Being a stay-at-home mom was a big change for me. I was lonely and still recovering from a difficult pregnancy and c-section, so my usual methods of stress relief, like yoga and running, weren't an option. Once again I turned to binging to deal with the stress of life at home.
By the end of law school, I was doing well. I started focusing on other ways to deal with my stress like yoga, running, and meditation. I went several years without a binding episode and even felt good enough to keep foods like chips and cookies in the house without fear that I would devour them all in a single sitting on a bad day. I thought my days of binge eating were behind me. Then, I had twins.
As happy as I was to become a mom, adjusting to the reality of caring for two babies took an incredible toll on me. Even though I love my boys very much, being a stay-at-home mom was a big change for me. I was lonely and still recovering from a difficult pregnancy and c-section, so my usual methods of stress relief, like yoga and running, weren't an option. Once again I turned to binging to deal with the stress of life at home.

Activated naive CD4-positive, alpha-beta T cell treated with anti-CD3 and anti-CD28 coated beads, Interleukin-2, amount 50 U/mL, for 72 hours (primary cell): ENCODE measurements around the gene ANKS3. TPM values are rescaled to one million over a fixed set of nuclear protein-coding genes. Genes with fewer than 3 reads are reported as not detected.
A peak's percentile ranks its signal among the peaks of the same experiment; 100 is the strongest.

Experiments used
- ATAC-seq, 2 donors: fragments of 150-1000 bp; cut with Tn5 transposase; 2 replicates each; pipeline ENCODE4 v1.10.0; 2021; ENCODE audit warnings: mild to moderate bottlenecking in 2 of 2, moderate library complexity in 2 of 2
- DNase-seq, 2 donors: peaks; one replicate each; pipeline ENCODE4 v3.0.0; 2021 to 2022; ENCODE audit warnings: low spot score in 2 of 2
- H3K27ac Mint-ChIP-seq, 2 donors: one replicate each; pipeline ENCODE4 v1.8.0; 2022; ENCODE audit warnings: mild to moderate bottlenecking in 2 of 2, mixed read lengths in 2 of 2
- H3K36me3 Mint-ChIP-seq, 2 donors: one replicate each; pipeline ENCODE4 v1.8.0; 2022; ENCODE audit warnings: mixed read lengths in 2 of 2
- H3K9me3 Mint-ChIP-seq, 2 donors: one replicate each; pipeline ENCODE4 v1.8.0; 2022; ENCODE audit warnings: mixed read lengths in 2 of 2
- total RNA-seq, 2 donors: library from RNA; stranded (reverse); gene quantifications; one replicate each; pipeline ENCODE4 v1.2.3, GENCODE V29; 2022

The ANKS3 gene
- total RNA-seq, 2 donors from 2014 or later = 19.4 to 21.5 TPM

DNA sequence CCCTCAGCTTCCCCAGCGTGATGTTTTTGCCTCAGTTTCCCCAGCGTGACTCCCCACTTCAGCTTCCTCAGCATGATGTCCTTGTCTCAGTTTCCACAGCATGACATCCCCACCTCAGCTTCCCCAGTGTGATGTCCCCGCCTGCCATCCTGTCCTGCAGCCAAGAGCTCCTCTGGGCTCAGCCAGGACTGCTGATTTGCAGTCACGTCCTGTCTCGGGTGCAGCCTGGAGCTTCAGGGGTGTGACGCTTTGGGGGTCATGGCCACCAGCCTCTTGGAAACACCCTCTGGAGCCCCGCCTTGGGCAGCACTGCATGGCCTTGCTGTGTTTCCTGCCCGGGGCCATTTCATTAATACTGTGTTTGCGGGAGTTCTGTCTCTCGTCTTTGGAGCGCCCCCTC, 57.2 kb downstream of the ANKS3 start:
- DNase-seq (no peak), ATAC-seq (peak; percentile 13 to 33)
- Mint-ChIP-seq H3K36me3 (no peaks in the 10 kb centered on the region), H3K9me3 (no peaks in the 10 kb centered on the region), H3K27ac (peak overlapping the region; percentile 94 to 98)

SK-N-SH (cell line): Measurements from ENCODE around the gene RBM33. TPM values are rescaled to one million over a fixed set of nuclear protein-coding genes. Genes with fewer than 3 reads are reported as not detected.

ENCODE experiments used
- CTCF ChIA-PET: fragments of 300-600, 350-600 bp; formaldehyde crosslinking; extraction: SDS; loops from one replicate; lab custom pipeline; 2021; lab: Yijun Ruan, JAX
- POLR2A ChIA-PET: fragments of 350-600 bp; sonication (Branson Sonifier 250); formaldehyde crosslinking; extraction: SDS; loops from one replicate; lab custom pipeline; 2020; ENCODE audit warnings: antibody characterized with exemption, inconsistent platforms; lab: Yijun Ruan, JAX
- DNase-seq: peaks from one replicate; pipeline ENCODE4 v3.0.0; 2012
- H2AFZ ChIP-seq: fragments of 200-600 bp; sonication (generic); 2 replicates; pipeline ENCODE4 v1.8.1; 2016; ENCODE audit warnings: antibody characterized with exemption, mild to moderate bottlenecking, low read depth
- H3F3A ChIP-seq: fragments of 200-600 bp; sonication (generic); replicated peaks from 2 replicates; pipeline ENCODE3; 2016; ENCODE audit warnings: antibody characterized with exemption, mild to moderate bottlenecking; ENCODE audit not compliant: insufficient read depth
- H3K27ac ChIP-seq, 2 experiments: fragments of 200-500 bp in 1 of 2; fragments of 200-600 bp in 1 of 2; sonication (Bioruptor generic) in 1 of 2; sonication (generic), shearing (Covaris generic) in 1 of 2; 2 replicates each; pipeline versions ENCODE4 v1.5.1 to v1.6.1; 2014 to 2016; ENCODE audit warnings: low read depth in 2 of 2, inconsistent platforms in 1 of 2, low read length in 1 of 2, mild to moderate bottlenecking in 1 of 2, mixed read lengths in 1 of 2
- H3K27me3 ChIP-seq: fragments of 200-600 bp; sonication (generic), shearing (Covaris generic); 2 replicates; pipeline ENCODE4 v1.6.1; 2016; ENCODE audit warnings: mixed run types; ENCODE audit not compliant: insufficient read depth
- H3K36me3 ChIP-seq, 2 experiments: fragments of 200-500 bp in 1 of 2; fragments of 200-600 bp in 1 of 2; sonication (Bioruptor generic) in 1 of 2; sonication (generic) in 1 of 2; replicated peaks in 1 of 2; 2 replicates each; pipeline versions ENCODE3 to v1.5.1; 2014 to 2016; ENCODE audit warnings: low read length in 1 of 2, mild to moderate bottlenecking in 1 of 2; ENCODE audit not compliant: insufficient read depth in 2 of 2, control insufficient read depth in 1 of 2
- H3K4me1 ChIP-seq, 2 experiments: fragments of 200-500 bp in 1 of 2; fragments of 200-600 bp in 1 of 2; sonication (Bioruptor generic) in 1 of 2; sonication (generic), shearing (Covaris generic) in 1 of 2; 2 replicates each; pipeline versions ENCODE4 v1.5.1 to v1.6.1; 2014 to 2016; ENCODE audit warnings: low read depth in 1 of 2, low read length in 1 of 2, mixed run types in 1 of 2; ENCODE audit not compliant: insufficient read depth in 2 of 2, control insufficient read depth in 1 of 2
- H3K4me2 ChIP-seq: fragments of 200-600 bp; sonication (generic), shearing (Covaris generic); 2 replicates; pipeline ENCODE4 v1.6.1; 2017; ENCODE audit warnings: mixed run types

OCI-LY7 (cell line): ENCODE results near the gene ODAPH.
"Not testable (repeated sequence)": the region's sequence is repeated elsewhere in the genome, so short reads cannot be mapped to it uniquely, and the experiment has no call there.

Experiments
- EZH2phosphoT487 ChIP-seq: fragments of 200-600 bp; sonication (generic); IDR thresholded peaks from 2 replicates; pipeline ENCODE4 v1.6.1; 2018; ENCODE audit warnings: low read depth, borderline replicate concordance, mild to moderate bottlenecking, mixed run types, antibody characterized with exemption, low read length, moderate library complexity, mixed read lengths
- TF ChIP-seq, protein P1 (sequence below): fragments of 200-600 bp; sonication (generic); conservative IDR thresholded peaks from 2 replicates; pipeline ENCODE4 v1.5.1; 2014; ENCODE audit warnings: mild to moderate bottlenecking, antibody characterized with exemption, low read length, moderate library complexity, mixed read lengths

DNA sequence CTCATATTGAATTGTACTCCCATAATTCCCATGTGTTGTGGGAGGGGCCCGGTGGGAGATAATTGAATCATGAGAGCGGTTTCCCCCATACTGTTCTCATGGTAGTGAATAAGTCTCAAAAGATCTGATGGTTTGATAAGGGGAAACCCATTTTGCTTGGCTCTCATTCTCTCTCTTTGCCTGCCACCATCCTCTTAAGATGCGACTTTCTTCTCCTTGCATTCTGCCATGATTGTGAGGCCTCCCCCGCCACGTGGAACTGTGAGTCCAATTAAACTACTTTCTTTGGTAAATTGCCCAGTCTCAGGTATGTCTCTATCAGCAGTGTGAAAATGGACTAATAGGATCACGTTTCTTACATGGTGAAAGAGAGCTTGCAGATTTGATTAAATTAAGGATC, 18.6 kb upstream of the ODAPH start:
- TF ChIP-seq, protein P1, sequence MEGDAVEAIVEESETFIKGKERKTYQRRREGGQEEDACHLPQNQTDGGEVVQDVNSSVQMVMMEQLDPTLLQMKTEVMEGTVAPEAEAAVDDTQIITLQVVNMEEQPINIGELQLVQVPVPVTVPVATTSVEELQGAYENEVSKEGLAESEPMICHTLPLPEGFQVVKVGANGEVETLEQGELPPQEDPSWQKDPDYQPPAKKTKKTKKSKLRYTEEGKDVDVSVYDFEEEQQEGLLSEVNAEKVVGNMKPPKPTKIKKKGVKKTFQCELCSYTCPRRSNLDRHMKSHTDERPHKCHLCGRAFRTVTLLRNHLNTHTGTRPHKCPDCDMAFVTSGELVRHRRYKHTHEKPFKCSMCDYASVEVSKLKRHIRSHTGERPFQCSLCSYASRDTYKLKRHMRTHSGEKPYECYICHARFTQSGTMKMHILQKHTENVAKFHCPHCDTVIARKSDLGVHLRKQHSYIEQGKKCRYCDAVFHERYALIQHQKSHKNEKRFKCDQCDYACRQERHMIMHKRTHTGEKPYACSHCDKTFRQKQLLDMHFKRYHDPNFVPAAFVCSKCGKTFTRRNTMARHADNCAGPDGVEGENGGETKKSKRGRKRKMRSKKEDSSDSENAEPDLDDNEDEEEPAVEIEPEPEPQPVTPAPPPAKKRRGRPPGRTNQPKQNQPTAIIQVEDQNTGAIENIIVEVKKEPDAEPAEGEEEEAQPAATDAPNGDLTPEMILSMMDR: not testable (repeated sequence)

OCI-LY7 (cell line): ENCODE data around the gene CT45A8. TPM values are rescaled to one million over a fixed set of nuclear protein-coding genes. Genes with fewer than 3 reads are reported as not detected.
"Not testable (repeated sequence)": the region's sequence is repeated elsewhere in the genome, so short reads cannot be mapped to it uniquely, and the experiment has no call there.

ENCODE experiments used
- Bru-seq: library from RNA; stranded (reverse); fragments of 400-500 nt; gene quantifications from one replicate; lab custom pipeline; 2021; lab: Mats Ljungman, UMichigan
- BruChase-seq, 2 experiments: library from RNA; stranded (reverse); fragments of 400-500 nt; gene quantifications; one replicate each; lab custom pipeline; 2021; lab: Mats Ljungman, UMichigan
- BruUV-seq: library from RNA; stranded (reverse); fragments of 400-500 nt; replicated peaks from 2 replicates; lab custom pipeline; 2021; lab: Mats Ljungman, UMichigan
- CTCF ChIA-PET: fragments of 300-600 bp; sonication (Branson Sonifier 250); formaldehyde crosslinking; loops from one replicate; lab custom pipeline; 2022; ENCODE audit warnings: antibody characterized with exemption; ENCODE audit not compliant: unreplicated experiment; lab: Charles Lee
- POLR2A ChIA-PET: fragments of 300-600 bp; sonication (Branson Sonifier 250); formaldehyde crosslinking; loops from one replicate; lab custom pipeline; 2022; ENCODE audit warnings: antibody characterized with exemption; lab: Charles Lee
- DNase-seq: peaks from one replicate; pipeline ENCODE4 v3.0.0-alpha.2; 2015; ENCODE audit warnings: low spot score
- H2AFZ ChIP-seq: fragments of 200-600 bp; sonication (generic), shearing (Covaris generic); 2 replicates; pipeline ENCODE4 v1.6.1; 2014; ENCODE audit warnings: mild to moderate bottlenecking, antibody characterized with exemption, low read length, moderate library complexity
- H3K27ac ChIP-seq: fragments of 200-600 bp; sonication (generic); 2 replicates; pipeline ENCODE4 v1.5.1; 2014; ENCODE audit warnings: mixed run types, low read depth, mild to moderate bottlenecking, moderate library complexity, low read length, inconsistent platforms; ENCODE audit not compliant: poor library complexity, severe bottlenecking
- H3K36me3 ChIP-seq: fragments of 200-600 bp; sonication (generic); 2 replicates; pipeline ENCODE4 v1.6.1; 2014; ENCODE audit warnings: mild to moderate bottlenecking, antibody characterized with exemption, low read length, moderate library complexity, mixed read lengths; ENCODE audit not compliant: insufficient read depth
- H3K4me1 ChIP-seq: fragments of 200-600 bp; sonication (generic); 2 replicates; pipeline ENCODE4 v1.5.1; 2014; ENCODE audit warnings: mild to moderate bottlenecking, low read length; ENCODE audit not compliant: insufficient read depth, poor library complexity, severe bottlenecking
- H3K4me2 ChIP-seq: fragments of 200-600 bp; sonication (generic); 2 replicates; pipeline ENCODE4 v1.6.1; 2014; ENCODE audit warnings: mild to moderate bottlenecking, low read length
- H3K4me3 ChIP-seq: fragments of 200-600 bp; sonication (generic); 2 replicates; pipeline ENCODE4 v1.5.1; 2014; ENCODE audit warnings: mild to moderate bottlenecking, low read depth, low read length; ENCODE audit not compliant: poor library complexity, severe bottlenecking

When the kids were crying all morning long and I'd run out of ideas for ways to try and soothe them, I'd slip into the kitchen for a piece of chocolate and find myself cramming the entire bag of Hershey's kisses in my mouth in an effort to make myself feel better. Even when I tried to set myself up for success by not having snack foods in the house, I'd still find a way to binge when the urge struck. If the boys fought me to go down for a nap and fell asleep in my bed rather than their cribs, I'd vent my frustrations over feeling trapped in the room with them by running downstairs and grabbing whatever we had in the cabinets — bags of Goldfish crackers, boxes of baby biscuits — gobbling all the candy and then telling my partner we must have left the bag at the store rather than confess that I'd eating it all.